In response to the Supreme Court decision about marriage equality, we are going to try something radical at my church. Actually, what I should say is that we are going to continue to try something radical, as it is what God’s people have always tried to do:
We are going to live, worship, and serve together as the people of God.
To put it another way, together by God’s grace we will continue to live out our Mission Statement:
“Empowered by the Holy Spirit, We GATHER, GROW, and GO.”
So here’s the statement I made to my congregation (edited for written clarity) on Sunday. The positive response it has received so far reflects my hope – and belief – in our congregation’s ability to live out such a “radical” response:
Since Friday’s Supreme Court decision affirming marriage equality, my conversations in person and on social media with members of our congregation have confirmed what I thought would be the case: Many of us greet the outcome with joy. Others of us are at least disappointed. Some – perhaps most – of us don’t have strong feelings either way, or are even wondering, ‘What Supreme Court decision?’
The “official” position of our denomination (ELCA) is that folks are free to disagree as they follow their “bound conscience” about these matters. Some of us believe that loving our neighbor means in part including in God’s great gift of marriage those who find love and meaning in a relationship with someone of the same gender. Some believe that marriage is only between a man and a woman. Others are somewhere in between or are undecided. But none of these positions is required to be an ELCA Lutheran (or a Christian), any more than the same conclusion is required on other issues (especially political issues) about which we may differ, but which should never divide the Church.
In the midst of our disagreements about this or any other matter, let us remember what unites us. We stand together at and under the cross of Christ, joined as one body by the Holy Spirit, and as brothers and sisters by God’s grace poured out in baptism. We have been freed to love and serve each other – regardless of our differences – and to share Christ’s love with our neighbors, no matter who they may be.
Sure, we disagree about issues around sexuality, but the truth is we differ about so many other things. We are brothers and sisters in Christ, and I don’t know of any family where everyone agrees about everything. And yet, we are still family.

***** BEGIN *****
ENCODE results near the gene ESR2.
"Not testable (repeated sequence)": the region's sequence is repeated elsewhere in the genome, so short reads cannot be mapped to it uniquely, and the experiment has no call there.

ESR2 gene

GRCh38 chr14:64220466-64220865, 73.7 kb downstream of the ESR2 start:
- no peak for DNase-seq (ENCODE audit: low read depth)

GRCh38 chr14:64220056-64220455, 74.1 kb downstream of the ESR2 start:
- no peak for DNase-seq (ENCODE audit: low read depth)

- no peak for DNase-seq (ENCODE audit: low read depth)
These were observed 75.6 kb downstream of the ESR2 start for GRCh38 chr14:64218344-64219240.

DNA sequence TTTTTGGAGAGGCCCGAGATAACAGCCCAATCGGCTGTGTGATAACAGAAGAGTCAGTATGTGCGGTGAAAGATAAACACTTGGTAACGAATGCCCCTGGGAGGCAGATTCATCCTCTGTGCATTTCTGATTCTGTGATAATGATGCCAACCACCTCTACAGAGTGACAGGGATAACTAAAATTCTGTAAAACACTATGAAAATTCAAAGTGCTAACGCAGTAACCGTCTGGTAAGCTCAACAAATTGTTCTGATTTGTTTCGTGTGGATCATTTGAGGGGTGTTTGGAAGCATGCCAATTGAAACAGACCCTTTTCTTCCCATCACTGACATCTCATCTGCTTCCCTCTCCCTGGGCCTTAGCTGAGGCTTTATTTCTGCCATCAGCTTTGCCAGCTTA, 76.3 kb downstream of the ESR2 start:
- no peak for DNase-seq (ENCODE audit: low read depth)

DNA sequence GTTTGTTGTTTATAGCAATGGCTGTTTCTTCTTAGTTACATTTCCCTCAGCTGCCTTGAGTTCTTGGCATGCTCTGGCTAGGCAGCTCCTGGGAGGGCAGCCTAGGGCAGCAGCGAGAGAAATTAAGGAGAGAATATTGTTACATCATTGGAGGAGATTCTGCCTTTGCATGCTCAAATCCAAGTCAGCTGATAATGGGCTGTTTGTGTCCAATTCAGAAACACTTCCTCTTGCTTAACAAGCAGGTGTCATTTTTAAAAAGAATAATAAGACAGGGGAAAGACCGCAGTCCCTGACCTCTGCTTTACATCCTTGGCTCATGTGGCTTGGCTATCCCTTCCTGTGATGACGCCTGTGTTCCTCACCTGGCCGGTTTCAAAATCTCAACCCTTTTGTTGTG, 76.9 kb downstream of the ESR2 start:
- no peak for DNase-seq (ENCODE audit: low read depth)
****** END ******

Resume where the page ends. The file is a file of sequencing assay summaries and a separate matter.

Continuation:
In my church, we have young earth creationists, believers in intelligent design, and folks who think God uses evolution to achieve the great variety of living things. We have folks who believe in the rapture, and those who conclude Jesus is coming back once for everyone. Some among us practice abstinence when it comes to alcohol, and others of us appreciate that we are a denomination that descends from Martin Luther, who loved to discuss theology over homemade beer. We disagree about lots of theological fine points, and just plain don’t understand others. (What does it mean in the Apostle’s Creed when it says Jesus “descended into hell”? I can give you a bunch of different theories and disagree with myself!)
We have liberals, moderates, and conservatives; democrats, republicans and independents; and many who don’t care about politics.
And yet by the grace of God we’ve managed to be the body of Christ in this place and time, loving each other and striving to reach out with the Gospel of Christ’s love to our community and beyond. There are – and will be – times when everything is not harmonious. Sometimes we get it wrong individually and as a congregation; thank God we are saved by God’s grace and loved by God no matter who we are, no matter what we have done.
That’s where we find our unity – in our salvation by God’s grace through faith. We are united in our sinfulness and in our helplessness to save ourselves. We are united at and under the Cross, and gathered as Church by the Holy Spirit. And we are united in mission, to love and serve each other, our community, and the world as the Body of Christ.